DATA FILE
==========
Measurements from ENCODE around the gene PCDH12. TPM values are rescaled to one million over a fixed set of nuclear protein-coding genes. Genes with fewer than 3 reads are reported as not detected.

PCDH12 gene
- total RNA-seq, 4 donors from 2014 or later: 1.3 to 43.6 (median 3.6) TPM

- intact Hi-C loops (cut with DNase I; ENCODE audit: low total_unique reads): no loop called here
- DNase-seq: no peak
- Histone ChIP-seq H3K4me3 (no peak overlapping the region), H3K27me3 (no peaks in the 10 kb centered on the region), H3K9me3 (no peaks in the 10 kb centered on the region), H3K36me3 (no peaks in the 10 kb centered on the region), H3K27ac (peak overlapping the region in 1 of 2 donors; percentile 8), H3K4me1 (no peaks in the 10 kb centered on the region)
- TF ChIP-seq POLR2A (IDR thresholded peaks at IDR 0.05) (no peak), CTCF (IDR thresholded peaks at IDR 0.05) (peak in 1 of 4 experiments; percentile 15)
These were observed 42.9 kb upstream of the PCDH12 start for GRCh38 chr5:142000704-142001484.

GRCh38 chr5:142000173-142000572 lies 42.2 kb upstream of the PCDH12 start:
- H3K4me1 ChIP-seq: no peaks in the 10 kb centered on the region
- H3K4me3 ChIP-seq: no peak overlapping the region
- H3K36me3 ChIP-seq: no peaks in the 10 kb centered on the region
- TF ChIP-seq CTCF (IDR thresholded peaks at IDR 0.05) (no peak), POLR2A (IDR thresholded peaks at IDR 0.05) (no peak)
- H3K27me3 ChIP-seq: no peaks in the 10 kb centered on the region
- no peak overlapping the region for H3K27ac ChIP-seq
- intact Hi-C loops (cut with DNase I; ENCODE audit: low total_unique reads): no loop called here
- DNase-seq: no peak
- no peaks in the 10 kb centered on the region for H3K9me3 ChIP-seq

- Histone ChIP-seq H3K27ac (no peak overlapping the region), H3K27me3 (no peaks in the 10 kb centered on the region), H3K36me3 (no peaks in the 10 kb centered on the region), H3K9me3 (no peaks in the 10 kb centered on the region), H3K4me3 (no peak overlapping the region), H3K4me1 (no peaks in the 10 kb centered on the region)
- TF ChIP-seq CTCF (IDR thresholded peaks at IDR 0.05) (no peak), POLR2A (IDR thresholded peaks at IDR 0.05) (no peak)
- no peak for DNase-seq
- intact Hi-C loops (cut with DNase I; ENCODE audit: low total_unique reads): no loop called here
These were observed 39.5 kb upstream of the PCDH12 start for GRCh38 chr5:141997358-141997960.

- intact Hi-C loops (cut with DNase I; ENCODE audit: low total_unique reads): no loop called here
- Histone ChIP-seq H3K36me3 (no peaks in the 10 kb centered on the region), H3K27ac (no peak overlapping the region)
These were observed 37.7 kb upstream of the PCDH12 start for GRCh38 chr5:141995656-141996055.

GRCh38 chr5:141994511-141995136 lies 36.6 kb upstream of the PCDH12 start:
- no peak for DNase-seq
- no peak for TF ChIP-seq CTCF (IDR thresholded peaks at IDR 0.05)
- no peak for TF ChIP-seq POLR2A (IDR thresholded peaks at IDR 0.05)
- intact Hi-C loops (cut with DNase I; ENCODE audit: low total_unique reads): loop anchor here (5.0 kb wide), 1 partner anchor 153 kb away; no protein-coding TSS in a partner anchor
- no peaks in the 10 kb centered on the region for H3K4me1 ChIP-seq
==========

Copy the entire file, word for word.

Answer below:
Measurements from ENCODE around the gene PCDH12. TPM values are rescaled to one million over a fixed set of nuclear protein-coding genes. Genes with fewer than 3 reads are reported as not detected.

PCDH12 gene
- total RNA-seq, 4 donors from 2014 or later: 1.3 to 43.6 (median 3.6) TPM

- intact Hi-C loops (cut with DNase I; ENCODE audit: low total_unique reads): no loop called here
- DNase-seq: no peak
- Histone ChIP-seq H3K4me3 (no peak overlapping the region), H3K27me3 (no peaks in the 10 kb centered on the region), H3K9me3 (no peaks in the 10 kb centered on the region), H3K36me3 (no peaks in the 10 kb centered on the region), H3K27ac (peak overlapping the region in 1 of 2 donors; percentile 8), H3K4me1 (no peaks in the 10 kb centered on the region)
- TF ChIP-seq POLR2A (IDR thresholded peaks at IDR 0.05) (no peak), CTCF (IDR thresholded peaks at IDR 0.05) (peak in 1 of 4 experiments; percentile 15)
These were observed 42.9 kb upstream of the PCDH12 start for GRCh38 chr5:142000704-142001484.

GRCh38 chr5:142000173-142000572 lies 42.2 kb upstream of the PCDH12 start:
- H3K4me1 ChIP-seq: no peaks in the 10 kb centered on the region
- H3K4me3 ChIP-seq: no peak overlapping the region
- H3K36me3 ChIP-seq: no peaks in the 10 kb centered on the region
- TF ChIP-seq CTCF (IDR thresholded peaks at IDR 0.05) (no peak), POLR2A (IDR thresholded peaks at IDR 0.05) (no peak)
- H3K27me3 ChIP-seq: no peaks in the 10 kb centered on the region
- no peak overlapping the region for H3K27ac ChIP-seq
- intact Hi-C loops (cut with DNase I; ENCODE audit: low total_unique reads): no loop called here
- DNase-seq: no peak
- no peaks in the 10 kb centered on the region for H3K9me3 ChIP-seq

- Histone ChIP-seq H3K27ac (no peak overlapping the region), H3K27me3 (no peaks in the 10 kb centered on the region), H3K36me3 (no peaks in the 10 kb centered on the region), H3K9me3 (no peaks in the 10 kb centered on the region), H3K4me3 (no peak overlapping the region), H3K4me1 (no peaks in the 10 kb centered on the region)
- TF ChIP-seq CTCF (IDR thresholded peaks at IDR 0.05) (no peak), POLR2A (IDR thresholded peaks at IDR 0.05) (no peak)
- no peak for DNase-seq
- intact Hi-C loops (cut with DNase I; ENCODE audit: low total_unique reads): no loop called here
These were observed 39.5 kb upstream of the PCDH12 start for GRCh38 chr5:141997358-141997960.

- intact Hi-C loops (cut with DNase I; ENCODE audit: low total_unique reads): no loop called here
- Histone ChIP-seq H3K36me3 (no peaks in the 10 kb centered on the region), H3K27ac (no peak overlapping the region)
These were observed 37.7 kb upstream of the PCDH12 start for GRCh38 chr5:141995656-141996055.

GRCh38 chr5:141994511-141995136 lies 36.6 kb upstream of the PCDH12 start:
- no peak for DNase-seq
- no peak for TF ChIP-seq CTCF (IDR thresholded peaks at IDR 0.05)
- no peak for TF ChIP-seq POLR2A (IDR thresholded peaks at IDR 0.05)
- intact Hi-C loops (cut with DNase I; ENCODE audit: low total_unique reads): loop anchor here (5.0 kb wide), 1 partner anchor 153 kb away; no protein-coding TSS in a partner anchor
- no peaks in the 10 kb centered on the region for H3K4me1 ChIP-seq